As readers of this blog know, I get pretty fired up about 401(k) fees. Fees are the enemy of frugality. And often, they lay low, lurking in the fine print and counting on investors to overlook them when making important investment decisions.
Recently, the Department of Labor came out with a great publication titled, “Maximize Your Retirement Savings -- Tips on Using the Fee and Investment Information From Your Retirement Plan”. While it might not be the spring break beach read you are accustomed to, the wise counsel in this document is worth more than a passing glance from under your sun hat.
I won’t recap the whole piece here but I’ll share the two points closest to my heart. On their own, these tips on 401(k) fees and investments have the power to remake your retirement plan. It’s what we tell our clients at Employee Fiduciary before they ever set up or convert their 401(k) plans:
1. Do your research on each investment option before you invest.
2. Never invest in anything you don’t understand.1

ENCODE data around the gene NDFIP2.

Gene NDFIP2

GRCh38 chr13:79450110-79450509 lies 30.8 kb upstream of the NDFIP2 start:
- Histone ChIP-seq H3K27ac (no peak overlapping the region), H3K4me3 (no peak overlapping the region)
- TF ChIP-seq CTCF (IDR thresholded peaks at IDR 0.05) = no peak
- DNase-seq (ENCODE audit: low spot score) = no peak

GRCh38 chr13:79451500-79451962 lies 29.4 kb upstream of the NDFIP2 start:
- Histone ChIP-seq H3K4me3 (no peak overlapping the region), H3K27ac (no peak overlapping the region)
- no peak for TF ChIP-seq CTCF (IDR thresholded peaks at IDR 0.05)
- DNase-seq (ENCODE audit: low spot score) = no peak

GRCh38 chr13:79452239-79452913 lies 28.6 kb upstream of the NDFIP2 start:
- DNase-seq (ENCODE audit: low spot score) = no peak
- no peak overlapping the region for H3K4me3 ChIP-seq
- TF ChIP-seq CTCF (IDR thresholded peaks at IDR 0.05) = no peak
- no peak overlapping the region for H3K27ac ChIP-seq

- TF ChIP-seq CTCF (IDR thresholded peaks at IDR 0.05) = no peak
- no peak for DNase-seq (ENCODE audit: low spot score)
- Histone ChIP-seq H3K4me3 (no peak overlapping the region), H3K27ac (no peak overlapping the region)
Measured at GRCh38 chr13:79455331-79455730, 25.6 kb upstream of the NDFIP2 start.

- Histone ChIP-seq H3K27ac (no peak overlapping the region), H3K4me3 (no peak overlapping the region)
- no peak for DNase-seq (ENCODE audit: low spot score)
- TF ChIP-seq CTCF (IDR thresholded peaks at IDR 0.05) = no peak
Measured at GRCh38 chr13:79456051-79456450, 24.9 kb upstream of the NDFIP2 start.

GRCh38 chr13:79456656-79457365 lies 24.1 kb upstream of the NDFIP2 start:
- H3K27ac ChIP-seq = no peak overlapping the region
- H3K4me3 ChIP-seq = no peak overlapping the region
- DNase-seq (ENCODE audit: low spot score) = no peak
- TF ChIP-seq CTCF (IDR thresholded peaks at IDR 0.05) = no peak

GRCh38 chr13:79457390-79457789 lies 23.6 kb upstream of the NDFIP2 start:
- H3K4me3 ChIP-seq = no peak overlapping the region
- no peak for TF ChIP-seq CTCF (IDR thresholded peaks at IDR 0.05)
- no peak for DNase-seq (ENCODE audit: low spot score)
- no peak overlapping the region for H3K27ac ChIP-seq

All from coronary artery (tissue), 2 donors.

Let’s break it down a little further because the most important investment decisions are worth spending time on.
With the abundance of information available on the web, there is simply no excuse for ignorant investing. A Google search (perhaps how you got here?) will reveal boatloads of information on just about any investment option you can imagine. Whether you setup your own plan or participate in one offered by your employer, you need to read, read and then read some more about the investment options available to you. The kind of information you should look for? Try:
- the rate of return over a given period of time (1 year, 5 years, 10 years, etc.)
- how that rate of return compares to an appropriate benchmark (for example, the S&P 500, the Russell 2000 and so on)
- fees and expenses (the total annual operating expenses of the investment fund as well as shareholder-type fees which can include service charges and sales charges)
Knowledge is power, so make sure you’ve done your research thoroughly before you direct a single deposit into your account.
Do yourself a favor: put the time in now. Read all you can on how to make wise investment decisions. If you don’t understand something, ask an expert and learn about it. You’ll know you’ve got it down when you can explain to someone else what your investments are, in laymans terms.
Tell me about your experience in the comment box below. What tips on 401(k) fees and investments would you share?
A cousin to a more widely known quote from Warren Buffett: “Never invest in a business you cannot understand.”